He’d not known much of that at the time. But in his near-aimless wandering, he closed a circle upon his eventual return to Black Coral, to see what had been made of the place where the Bridgeburners died. And had come face to face with the birth of a god, a faith, a hopeless dream.
You still didn’t blink, did you? So newly born, you gave only a wry smile at your impending death. While so many of us stepped forward, driven to defend you. Strange compulsion of loyalty, not to you, but to an idea, what you embodied.
No amount of abuse, no extreme of sensation, emotion, terror or lust; no place in all the worlds real and imagined, could disavow or discard this one, loving need.
Now there was a loyalty no mortal could shake, a need a mortal couldn’t help but turn back to, eventually, when all the distractions turned brittle and hollow and a long life neared its end.
In all his years, a soldier among soldiers, then a wanderer among strangers, a veritable sea of faces had been brushed by his searching gaze, and in each and every one of them he had seen the same thing. Often disguised, hidden away, but never well enough. Often denied, with bold defiance or uneasy diffidence. Often blunted, by drink or smoke.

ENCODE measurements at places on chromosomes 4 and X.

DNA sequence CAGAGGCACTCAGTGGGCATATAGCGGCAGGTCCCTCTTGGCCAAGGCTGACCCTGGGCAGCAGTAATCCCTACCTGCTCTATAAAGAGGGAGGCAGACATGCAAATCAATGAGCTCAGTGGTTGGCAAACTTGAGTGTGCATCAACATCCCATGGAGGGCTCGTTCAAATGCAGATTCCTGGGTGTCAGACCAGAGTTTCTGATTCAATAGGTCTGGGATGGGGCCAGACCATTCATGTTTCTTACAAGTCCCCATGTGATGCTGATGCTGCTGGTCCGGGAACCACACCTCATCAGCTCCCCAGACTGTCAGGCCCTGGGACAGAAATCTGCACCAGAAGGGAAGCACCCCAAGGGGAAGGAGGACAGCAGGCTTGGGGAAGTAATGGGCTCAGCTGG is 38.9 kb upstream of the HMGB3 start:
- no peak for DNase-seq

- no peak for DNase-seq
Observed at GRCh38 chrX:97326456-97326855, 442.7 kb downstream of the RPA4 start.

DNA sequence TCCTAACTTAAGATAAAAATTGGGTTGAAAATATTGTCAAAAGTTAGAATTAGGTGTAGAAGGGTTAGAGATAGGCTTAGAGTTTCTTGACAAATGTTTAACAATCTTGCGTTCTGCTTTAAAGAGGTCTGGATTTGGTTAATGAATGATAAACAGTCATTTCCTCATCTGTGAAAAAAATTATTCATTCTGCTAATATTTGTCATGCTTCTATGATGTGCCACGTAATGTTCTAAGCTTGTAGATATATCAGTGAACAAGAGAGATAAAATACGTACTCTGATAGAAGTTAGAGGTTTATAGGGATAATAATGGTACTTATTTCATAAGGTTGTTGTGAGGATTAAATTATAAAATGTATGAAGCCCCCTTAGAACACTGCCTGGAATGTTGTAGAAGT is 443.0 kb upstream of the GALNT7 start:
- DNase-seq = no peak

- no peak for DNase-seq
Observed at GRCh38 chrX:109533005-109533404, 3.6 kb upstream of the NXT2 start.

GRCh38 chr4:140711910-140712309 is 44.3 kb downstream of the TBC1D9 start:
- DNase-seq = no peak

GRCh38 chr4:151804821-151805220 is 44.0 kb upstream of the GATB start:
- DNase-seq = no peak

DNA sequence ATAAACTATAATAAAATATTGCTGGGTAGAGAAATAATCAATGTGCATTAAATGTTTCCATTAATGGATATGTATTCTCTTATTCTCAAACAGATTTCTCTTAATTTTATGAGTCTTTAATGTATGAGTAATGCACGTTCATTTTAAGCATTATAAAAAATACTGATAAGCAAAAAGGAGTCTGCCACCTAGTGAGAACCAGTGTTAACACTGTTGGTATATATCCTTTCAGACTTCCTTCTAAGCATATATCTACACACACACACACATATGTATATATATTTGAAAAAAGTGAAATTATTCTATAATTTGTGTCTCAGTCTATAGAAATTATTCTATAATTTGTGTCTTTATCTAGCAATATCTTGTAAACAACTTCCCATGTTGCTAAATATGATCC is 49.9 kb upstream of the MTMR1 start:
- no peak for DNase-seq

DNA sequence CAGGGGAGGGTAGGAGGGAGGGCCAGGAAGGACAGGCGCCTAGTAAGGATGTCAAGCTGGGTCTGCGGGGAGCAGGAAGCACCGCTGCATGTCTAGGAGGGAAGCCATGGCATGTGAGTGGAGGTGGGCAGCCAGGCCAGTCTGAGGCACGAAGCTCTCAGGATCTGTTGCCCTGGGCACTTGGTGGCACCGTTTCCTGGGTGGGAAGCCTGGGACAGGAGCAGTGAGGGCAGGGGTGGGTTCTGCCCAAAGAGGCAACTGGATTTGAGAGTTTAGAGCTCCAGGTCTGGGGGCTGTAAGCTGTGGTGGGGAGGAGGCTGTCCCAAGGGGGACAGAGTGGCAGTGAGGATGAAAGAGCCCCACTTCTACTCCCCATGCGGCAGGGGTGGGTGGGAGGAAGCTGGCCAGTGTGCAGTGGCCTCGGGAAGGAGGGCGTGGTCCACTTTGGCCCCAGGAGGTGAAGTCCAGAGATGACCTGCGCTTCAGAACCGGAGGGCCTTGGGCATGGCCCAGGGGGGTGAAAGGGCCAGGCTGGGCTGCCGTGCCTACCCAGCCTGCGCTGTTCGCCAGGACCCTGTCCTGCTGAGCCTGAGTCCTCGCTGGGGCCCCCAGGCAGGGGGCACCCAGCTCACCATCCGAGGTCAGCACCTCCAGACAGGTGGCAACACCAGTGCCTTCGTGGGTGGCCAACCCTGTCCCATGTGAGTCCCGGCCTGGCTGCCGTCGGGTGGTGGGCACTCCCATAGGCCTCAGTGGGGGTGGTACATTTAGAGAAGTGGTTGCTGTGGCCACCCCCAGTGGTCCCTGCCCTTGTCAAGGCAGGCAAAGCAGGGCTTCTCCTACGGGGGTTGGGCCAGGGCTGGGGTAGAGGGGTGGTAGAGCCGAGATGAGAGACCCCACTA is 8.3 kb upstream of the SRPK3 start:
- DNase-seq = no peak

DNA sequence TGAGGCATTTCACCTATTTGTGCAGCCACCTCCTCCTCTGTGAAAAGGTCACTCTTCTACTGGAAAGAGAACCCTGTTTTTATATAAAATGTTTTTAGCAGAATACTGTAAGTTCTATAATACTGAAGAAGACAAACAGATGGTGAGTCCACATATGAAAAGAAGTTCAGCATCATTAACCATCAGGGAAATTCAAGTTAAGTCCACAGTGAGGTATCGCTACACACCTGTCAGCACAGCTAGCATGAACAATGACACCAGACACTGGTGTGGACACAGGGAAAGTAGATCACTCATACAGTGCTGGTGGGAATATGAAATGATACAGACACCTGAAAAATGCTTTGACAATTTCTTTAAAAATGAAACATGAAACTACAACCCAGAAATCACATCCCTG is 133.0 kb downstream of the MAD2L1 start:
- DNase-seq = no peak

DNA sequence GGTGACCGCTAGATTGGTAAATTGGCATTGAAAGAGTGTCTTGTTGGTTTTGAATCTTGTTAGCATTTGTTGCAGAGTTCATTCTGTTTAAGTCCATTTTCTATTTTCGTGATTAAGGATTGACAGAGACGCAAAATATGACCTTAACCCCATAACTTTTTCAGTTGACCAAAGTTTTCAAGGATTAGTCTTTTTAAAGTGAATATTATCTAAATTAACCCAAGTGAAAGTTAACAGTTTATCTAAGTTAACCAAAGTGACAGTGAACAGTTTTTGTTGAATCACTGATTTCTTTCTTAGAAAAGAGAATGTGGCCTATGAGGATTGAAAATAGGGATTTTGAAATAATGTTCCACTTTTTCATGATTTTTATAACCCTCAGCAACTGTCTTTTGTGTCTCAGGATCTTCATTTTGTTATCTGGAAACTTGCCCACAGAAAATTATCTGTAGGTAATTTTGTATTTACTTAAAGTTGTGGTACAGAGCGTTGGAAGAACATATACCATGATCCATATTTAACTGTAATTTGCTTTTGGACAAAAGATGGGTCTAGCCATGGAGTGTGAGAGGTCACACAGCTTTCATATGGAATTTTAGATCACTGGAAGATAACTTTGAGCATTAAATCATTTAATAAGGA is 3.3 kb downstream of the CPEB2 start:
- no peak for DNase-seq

Longing. Look for it, in every crowd, and you will find it. Paint it any colour you choose: grief, nostalgia, melancholy, remembrance, these are but flavours, poetic reflections.
And it is the Redeemer, holding redemption in his hands, who would answer our longing. If we but ask.
As it turned out, he wasn’t quite ready to do that, and even had he been, how would it look? Play out? What comes when longing is at last appeased? Was salvation something to be feared, the removal of the last thing to live for? Was longing for redemption no different from longing for death? Or were they fundamental opposites?
Distant motion drew his attention and he saw his night-blade, Oams, riding in from the east. So, that work was done. Still, it’d be worth hearing the report first-hand, before the call to gather came.
The sergeant stood, hands on his hips as he arched his lower back. Two days ago, not far from here, he’d been shovelling another hole. For the spill of familiar faces into the ground, and good night, one and all.
When Oams caught sight of his sergeant out among the old graves and tombs, he angled his mount off the track and rode to meet him. He was still thinking about that apparition, to be honest. Hard to drag his thoughts away. Nothing like that had ever happened before. It should have frightened him, but it hadn’t. He should have recoiled from its embrace, but he didn’t. And maybe that stone head, driven down into the ground and now part of an imperial cobbled road, had nothing to do with the spectre.